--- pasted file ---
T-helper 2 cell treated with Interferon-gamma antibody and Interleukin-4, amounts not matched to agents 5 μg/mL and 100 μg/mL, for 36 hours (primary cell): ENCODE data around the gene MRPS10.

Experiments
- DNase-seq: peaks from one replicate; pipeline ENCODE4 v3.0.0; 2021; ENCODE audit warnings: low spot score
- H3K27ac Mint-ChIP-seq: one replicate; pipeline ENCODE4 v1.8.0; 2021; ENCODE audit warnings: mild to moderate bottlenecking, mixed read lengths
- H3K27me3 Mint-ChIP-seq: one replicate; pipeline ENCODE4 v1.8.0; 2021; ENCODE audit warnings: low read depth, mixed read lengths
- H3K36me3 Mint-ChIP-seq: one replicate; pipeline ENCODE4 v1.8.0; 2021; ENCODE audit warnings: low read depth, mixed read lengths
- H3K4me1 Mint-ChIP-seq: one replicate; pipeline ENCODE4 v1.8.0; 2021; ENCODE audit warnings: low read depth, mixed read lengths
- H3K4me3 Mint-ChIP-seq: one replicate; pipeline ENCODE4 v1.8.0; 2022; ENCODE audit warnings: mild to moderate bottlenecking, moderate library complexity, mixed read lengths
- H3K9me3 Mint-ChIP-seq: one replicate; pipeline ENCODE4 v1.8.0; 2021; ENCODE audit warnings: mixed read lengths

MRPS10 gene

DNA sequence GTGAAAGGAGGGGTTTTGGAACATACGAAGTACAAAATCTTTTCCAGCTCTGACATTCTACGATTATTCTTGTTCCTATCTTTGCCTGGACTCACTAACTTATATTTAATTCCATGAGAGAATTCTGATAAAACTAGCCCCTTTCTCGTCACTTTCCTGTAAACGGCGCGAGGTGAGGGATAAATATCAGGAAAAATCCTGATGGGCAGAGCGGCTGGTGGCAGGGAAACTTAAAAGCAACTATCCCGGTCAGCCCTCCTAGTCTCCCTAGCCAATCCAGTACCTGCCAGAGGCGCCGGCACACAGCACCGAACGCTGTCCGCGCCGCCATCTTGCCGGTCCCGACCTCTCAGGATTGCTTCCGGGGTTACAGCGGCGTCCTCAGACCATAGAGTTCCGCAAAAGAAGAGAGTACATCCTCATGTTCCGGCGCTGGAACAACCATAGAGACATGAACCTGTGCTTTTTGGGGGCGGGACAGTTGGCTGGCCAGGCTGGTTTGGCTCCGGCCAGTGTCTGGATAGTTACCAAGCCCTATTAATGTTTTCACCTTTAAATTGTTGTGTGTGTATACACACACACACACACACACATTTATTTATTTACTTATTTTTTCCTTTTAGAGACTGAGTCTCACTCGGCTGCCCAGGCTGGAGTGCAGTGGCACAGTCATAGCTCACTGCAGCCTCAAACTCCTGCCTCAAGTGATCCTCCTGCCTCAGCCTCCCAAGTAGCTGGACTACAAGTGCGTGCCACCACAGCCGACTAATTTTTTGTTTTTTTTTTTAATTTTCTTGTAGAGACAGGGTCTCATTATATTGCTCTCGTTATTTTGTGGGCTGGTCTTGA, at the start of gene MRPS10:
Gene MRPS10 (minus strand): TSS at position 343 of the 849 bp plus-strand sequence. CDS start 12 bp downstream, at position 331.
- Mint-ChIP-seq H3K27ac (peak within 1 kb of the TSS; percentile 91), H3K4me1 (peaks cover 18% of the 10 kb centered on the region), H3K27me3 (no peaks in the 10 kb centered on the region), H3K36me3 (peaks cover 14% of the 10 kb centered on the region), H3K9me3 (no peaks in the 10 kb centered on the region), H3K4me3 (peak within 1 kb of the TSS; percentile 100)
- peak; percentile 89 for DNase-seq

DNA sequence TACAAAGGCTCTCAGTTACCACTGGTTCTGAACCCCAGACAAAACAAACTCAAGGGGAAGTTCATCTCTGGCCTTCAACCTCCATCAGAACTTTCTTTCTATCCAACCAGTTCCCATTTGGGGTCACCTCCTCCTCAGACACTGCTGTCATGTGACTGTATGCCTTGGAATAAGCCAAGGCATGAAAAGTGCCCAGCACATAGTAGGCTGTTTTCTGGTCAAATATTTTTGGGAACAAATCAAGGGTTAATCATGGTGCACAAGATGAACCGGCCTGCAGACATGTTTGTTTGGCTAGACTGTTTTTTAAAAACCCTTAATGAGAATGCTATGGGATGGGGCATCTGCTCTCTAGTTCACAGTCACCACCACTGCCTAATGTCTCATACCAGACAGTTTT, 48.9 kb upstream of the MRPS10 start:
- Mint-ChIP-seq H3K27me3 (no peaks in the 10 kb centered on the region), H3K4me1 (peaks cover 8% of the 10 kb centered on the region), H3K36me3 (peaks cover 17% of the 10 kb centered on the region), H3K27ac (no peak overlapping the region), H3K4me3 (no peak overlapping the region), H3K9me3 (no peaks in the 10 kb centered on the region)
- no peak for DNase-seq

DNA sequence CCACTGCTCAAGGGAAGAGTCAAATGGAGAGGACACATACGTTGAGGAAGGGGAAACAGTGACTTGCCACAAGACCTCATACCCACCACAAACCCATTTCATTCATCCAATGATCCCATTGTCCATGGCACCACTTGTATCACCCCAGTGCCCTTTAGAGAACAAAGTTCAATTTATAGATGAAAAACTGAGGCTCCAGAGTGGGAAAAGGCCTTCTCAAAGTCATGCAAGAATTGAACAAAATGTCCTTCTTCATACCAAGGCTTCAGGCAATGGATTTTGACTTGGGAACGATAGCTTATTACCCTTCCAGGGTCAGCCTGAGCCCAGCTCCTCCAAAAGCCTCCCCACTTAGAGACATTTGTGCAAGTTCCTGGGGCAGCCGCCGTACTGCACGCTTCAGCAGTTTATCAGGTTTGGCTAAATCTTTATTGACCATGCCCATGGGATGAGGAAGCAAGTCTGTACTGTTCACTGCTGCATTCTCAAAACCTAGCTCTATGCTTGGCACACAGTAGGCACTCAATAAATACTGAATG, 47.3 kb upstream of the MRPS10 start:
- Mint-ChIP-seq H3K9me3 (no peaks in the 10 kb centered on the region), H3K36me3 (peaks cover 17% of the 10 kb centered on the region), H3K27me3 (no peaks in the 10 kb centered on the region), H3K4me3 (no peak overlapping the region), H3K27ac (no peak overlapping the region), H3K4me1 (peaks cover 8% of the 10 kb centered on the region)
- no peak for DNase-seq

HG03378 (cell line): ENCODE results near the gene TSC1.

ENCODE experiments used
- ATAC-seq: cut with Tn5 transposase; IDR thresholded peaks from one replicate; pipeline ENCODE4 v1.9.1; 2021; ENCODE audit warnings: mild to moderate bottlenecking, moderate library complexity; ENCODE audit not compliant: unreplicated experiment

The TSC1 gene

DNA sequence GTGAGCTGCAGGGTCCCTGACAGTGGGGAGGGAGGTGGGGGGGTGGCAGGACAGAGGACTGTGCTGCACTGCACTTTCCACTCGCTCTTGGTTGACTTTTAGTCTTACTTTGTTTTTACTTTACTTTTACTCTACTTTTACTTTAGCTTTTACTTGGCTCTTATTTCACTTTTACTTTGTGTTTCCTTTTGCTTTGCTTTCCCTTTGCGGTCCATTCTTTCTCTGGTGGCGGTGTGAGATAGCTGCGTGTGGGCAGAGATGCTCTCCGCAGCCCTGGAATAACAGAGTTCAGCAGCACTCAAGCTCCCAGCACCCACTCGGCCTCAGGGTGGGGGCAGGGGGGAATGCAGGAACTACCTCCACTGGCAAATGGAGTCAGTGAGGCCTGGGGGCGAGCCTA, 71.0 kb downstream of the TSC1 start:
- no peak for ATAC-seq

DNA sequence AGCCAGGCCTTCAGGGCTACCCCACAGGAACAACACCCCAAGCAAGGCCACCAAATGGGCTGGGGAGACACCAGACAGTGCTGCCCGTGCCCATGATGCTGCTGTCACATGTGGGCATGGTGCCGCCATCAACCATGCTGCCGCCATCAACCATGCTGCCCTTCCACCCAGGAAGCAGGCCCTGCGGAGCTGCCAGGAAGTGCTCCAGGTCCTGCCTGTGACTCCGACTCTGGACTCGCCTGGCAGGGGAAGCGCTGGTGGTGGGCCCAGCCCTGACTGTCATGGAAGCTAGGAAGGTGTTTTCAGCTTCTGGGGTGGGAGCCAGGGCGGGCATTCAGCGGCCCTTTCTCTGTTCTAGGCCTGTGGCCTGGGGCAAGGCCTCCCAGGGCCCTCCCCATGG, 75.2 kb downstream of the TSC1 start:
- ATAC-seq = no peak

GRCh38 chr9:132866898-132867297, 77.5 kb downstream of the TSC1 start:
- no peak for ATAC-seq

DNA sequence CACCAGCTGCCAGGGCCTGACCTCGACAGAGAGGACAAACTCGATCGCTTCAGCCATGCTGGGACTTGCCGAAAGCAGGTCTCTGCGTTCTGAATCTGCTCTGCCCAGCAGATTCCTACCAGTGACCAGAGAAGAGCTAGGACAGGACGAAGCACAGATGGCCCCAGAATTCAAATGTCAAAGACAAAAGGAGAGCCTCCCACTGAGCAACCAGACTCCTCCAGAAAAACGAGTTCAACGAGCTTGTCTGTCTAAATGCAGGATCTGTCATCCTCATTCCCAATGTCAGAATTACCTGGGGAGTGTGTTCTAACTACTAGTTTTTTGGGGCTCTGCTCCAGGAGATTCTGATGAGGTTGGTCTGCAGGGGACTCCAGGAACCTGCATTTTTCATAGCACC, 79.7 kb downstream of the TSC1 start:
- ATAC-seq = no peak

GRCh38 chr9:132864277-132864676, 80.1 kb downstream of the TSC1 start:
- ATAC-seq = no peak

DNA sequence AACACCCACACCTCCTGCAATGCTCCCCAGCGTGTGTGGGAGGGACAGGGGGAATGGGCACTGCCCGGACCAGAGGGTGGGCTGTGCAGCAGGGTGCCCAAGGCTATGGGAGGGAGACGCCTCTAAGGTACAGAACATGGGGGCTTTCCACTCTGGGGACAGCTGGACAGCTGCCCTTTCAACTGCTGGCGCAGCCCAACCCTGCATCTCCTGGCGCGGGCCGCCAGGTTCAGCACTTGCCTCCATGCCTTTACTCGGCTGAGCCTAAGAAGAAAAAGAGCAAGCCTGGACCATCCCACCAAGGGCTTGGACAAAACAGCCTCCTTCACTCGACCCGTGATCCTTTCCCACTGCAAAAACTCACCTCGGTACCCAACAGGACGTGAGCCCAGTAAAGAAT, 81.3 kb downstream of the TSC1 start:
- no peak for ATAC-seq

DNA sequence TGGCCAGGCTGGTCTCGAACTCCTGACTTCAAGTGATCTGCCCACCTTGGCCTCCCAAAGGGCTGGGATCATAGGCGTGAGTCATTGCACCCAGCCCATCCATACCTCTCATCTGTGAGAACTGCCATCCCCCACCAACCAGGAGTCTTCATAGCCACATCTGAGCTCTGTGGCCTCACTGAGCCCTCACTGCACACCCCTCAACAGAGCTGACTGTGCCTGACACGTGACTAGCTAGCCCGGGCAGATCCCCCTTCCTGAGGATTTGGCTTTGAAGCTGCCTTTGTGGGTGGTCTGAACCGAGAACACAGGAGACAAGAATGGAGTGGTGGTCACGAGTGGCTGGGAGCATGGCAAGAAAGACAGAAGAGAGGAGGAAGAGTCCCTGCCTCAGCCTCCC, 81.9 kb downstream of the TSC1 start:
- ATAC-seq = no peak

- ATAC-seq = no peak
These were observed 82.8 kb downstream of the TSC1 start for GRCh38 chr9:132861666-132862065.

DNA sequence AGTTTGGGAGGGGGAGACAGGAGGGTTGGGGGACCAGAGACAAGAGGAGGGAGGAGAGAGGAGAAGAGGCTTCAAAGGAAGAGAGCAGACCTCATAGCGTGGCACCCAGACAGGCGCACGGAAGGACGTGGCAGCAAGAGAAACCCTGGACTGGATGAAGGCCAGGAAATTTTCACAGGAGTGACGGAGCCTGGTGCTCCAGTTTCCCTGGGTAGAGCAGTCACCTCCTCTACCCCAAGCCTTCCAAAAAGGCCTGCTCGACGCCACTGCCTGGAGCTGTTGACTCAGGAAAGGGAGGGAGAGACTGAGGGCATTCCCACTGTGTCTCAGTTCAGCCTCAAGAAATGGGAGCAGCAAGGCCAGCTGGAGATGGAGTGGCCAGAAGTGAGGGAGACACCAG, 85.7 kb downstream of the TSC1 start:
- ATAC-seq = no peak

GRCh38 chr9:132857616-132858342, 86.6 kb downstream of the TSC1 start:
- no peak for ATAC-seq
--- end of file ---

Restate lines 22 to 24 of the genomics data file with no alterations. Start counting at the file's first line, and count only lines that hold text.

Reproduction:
ENCODE experiments used
- ATAC-seq: cut with Tn5 transposase; IDR thresholded peaks from one replicate; pipeline ENCODE4 v1.9.1; 2021; ENCODE audit warnings: mild to moderate bottlenecking, moderate library complexity; ENCODE audit not compliant: unreplicated experiment

The TSC1 gene